I don’t want to stay in my past, because it wasn’t the most pleasant of memories and they’re uneditable. Yet, I take comfort in hovering over memories, because they give me information about the world and its people which help me navigate the present. I would love to say that I am an “in-the-present-moment” kind of person. I say this because it would mean that I give everything my full attention, I come through on my word to follow up with someone after networking, and I enjoy the youngest moment of my life. Yet, I am limited in this enjoyment because of past experiences and I’m always hoping that the future will be better. I feel that I shouldn’t stay in the future because some immediate things are quite important. So I have to think of what’s of higher importance: investing in that which gets me closer to being a stronger version of myself or being efficient and successful now.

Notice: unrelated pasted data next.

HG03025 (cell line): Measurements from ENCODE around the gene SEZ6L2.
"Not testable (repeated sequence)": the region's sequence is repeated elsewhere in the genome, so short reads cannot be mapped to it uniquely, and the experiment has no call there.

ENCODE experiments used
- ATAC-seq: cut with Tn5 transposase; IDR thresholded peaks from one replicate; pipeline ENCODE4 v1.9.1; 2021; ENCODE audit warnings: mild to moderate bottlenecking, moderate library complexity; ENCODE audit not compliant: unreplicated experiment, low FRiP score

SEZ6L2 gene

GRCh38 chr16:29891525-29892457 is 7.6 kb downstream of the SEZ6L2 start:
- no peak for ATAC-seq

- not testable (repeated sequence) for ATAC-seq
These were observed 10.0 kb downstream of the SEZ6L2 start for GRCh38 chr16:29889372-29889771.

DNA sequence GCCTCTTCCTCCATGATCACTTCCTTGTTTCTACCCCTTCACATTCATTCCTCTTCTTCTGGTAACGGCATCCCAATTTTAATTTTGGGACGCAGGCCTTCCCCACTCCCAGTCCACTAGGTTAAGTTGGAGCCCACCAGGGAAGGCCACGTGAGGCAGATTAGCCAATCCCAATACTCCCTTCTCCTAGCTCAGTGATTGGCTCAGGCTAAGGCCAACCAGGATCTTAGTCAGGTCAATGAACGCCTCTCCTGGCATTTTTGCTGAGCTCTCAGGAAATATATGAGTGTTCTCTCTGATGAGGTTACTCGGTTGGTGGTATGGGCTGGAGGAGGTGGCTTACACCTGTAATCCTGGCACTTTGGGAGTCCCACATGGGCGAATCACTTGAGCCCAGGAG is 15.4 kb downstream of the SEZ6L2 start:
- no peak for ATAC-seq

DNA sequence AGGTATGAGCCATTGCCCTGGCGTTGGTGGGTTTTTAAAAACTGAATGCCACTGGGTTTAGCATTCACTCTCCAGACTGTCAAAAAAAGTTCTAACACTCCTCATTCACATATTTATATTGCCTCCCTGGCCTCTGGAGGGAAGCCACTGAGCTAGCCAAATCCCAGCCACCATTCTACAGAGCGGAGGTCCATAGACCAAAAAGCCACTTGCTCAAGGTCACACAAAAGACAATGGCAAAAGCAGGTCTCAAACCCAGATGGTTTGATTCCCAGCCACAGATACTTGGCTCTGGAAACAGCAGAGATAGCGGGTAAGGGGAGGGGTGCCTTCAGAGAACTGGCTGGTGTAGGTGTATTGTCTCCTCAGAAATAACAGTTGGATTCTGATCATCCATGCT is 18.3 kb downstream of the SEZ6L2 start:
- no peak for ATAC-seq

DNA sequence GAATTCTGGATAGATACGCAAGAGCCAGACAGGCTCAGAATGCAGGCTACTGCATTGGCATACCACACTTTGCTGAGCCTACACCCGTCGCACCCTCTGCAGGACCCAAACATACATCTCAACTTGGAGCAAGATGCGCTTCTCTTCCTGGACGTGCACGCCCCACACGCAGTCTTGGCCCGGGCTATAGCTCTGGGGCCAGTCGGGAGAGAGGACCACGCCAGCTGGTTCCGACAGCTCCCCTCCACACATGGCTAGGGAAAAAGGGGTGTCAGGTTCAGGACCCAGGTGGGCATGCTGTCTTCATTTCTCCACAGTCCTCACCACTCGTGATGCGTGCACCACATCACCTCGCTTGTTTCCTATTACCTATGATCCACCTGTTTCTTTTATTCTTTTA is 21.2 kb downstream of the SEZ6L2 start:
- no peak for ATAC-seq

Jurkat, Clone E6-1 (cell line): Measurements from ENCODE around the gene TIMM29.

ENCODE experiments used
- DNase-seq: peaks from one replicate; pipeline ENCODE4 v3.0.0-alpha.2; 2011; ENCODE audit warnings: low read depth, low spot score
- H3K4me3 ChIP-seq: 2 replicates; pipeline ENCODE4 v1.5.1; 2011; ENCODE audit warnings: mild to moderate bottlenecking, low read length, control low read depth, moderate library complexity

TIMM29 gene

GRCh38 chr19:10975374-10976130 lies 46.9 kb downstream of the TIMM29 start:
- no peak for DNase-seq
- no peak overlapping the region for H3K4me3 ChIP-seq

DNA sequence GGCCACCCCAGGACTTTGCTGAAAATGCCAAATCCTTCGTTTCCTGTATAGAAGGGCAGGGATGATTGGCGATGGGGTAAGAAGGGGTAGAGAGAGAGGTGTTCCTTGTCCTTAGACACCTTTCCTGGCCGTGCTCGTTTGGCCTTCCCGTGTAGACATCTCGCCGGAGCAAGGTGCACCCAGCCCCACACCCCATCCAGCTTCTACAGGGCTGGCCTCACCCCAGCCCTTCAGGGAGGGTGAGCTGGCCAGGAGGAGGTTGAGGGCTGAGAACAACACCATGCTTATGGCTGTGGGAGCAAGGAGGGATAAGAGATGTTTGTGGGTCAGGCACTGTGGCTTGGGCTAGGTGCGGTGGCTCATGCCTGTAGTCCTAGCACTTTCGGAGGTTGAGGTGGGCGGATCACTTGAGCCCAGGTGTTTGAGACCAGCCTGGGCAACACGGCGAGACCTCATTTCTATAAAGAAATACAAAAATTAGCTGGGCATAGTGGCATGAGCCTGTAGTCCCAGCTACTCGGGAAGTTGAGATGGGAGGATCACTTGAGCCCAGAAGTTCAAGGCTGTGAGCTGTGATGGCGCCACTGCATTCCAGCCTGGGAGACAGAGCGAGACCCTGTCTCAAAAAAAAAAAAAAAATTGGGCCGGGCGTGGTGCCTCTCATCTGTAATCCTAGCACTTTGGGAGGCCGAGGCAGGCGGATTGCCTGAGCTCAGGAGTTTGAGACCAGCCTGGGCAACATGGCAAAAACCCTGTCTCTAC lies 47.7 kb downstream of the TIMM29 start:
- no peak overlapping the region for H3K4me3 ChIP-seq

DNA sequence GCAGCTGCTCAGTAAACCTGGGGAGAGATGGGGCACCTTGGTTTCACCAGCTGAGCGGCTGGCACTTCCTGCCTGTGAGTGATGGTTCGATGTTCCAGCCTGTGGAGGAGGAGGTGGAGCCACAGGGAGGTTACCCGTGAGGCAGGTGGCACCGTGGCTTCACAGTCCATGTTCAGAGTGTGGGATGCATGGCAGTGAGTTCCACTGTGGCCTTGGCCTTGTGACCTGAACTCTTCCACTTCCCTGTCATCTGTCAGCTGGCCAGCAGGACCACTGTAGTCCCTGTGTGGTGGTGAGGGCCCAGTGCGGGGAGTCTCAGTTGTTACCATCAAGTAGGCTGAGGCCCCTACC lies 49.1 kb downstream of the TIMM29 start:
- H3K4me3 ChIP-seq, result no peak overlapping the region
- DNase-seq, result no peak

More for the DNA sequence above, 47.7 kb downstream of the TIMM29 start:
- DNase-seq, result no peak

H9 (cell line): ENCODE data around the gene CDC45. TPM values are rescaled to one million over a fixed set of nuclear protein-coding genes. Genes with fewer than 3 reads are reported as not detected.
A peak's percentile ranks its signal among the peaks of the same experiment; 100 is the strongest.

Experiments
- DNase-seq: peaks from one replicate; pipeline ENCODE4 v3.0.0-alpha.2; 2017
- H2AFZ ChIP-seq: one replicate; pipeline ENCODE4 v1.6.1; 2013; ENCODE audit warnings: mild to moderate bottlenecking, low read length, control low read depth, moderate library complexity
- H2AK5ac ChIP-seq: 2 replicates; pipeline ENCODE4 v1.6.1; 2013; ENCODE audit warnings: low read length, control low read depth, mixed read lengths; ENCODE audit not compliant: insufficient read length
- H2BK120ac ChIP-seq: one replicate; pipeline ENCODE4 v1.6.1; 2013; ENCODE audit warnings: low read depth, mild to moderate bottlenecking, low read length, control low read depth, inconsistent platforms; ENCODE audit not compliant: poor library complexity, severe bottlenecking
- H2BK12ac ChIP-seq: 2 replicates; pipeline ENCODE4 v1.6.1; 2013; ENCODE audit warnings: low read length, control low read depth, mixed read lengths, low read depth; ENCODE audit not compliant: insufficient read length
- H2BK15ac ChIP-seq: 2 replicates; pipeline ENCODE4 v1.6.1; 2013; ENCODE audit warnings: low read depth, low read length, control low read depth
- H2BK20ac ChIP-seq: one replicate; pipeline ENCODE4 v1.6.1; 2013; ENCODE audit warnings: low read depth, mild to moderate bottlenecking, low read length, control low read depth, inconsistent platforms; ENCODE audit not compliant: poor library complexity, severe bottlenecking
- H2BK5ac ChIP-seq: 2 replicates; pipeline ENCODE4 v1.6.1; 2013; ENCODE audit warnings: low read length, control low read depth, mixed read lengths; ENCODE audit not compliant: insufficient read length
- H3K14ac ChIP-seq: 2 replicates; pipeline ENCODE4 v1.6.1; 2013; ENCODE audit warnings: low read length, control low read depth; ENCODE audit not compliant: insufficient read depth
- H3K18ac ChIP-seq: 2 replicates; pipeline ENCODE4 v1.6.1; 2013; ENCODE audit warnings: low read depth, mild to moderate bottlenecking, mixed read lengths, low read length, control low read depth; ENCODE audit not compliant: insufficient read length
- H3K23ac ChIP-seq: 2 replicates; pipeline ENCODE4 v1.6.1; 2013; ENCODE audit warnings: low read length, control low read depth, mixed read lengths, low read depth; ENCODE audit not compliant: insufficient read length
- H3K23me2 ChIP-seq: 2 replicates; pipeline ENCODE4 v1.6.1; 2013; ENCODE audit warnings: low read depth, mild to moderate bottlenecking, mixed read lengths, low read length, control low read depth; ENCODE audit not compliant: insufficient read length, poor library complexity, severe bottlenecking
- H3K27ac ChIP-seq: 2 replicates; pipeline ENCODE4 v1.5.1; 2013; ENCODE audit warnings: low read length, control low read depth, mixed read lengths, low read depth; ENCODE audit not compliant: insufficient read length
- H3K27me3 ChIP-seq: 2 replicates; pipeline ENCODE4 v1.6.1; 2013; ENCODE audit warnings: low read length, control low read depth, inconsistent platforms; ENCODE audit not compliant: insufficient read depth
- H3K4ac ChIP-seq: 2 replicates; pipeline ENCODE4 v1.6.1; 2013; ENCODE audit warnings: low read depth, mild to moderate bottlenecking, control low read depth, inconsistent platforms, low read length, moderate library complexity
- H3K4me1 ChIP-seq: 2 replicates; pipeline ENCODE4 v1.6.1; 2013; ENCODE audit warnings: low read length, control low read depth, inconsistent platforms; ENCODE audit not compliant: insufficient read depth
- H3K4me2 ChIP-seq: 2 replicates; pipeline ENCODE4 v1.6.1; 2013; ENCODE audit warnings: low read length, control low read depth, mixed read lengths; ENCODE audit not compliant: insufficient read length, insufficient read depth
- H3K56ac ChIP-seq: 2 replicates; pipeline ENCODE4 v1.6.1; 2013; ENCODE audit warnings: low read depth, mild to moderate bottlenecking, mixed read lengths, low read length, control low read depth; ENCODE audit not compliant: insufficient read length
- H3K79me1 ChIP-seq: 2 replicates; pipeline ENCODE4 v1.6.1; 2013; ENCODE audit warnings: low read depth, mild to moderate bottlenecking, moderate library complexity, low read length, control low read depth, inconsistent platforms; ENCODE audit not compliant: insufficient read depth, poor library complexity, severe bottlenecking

I guess the semi-satisfying answer is that you just have to do what’s best for you. However, the focus should be on how all forms of time co-exist. There is a way to let the past inform my present and future without limiting my choices. There is a way to live in the moment while also growing. There is a way to plan for your future with information from the past and small successes in the present. I just have not found my balance yet. My highest priority is happiness which for me comes from creating, moments of solitude, great food, and great sleep. Because I choose me, my job become secondary (maybe tertiary most times) and those who don’t help me advance toward a specific goal aren’t as important. I just want to be comfortable and in a space that inspires me to create. I want to be in a space doing something that matters. Therefore, I constantly switch between time frames.

So this post is less of “advice” and more of a “question.” Which time frame do you think in? What is most important to you? How do you balance all the confusion which is our lived experience?

Best,

Cayla Jae

 

Raise Hell